Perennial buffers designed for multifunctionality can offer an opportunity to bridge production and environmental health. The literature contains a body of research supporting the notion that perennial habitats integrated into agroecosystems offer a wide range of ecosystem services. On-farm perennial habitats have been shown to effectively support biodiversity, improve visual quality, encourage wildlife, and remove excessive nutrients. The economic potential of perennial systems must be considered, however, or farmers are unlikely to adopt the practices. Landscape planning could play an essential role in resolving tradeoffs between societal benefits and private profit from land use activities. Local, site-specific solutions could be the most successful because they empower participants, encourage creativity, and leverage local knowledge.

Permaculture: Design, Movement, Practice Worldview

The international sustainability movement called 'permaculture' has been around for over three decades, and has projects on every inhabited continent. But there is remarkably little research about the movement - and even less about it's distinctive approach to farming systems. What are the proposals emerging from the permaculture movement, and how do they sit with contemporary agroecology? How are farmers using permaculture concepts to design and manage agroecosystems? What are the outcomes? This research assesses the present and potential contributions of permaculture for transitioning to diversified and multifunctional agriculture. Preliminary research has shown a high-level of diversification on permaculture farms, across a wide range of farm sizes. Ensuing field research will examine the distribution of land uses and functions in ~50 permaculture agroecosystems across the continental US. This work is part of the emerging discussion of diversified farming systems as a productive and sustainable alternative to input-intensive monocrop agriculture.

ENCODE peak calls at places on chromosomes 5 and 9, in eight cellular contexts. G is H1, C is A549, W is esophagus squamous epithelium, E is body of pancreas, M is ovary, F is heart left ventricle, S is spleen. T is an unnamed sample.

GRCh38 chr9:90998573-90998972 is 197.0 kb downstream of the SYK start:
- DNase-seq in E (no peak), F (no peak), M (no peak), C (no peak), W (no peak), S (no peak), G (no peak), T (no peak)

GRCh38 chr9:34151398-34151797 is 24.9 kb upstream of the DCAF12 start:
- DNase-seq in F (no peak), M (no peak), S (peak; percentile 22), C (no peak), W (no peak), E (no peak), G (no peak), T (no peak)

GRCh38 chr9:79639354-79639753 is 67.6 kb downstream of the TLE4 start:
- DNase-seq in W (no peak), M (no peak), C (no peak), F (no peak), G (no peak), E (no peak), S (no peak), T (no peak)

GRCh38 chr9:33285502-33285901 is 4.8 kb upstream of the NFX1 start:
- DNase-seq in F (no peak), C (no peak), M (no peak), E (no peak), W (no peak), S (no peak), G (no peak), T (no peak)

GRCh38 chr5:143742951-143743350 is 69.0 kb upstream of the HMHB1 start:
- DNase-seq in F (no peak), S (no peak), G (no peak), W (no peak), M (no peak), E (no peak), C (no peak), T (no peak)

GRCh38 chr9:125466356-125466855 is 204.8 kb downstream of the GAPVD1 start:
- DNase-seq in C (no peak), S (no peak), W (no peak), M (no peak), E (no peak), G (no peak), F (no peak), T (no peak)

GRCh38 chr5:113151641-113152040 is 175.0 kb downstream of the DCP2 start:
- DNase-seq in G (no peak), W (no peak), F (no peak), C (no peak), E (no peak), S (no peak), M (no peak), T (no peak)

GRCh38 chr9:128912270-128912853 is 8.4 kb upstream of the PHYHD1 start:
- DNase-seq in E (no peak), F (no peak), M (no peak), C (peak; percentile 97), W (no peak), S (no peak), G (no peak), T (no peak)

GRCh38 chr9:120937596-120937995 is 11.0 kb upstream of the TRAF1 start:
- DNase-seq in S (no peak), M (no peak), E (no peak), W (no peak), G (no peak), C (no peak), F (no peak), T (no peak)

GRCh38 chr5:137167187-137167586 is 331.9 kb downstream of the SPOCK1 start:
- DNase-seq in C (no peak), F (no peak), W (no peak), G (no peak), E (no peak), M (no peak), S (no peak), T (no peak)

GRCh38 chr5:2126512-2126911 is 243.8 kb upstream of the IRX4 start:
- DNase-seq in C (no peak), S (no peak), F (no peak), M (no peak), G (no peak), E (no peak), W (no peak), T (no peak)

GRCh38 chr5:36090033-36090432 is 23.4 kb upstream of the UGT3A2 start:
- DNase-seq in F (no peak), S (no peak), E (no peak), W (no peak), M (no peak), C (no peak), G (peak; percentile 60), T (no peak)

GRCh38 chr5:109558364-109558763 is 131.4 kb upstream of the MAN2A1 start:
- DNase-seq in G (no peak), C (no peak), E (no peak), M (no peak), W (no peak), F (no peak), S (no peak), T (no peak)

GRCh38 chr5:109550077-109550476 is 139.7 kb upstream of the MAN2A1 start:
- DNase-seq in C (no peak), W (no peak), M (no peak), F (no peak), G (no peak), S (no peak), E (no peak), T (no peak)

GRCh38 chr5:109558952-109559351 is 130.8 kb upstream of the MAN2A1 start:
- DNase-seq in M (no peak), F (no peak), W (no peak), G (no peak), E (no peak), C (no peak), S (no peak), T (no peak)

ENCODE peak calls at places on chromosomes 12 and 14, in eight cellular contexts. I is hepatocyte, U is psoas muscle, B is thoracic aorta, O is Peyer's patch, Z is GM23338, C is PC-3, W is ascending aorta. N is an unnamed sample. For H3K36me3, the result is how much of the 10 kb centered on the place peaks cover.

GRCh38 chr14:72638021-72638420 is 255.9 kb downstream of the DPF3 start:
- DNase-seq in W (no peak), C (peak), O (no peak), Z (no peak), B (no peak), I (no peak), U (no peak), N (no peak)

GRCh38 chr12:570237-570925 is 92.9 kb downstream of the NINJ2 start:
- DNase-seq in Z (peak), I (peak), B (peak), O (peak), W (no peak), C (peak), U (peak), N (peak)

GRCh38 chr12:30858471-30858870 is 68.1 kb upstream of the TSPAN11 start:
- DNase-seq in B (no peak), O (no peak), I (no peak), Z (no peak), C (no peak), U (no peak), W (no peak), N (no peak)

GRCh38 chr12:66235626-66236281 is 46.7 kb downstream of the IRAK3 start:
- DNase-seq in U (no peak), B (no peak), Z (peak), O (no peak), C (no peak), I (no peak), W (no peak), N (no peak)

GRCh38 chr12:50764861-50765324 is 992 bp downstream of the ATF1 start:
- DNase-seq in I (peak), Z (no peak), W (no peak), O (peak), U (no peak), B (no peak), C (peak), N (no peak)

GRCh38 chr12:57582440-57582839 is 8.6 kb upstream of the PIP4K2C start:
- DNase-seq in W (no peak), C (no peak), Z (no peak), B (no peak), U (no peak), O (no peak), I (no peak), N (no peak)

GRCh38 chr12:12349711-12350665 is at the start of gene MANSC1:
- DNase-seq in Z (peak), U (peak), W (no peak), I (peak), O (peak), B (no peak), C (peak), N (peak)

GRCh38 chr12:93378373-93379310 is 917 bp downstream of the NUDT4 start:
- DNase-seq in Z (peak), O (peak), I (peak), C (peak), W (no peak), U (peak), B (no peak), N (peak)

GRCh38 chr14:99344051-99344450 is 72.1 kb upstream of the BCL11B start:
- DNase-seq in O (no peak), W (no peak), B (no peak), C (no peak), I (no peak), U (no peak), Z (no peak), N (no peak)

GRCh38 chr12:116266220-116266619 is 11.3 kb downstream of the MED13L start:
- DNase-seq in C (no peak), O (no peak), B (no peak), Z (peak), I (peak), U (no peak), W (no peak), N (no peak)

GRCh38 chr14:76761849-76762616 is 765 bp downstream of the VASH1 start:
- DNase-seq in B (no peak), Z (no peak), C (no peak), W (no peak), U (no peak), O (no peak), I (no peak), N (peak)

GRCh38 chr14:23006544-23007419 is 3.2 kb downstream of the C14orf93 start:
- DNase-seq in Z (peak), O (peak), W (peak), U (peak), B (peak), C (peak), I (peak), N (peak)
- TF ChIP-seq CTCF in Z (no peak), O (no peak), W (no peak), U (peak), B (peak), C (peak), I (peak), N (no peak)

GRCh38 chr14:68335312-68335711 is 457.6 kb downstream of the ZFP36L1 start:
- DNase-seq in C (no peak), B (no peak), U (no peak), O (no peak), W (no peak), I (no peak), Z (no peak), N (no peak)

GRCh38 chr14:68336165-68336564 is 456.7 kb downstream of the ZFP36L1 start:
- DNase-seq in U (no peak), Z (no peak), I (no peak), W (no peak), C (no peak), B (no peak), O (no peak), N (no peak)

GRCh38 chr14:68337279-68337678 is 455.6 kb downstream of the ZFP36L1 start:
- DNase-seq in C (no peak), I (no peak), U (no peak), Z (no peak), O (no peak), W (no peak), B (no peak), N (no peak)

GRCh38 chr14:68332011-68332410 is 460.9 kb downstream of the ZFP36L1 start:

Urban Agriculture in Chicago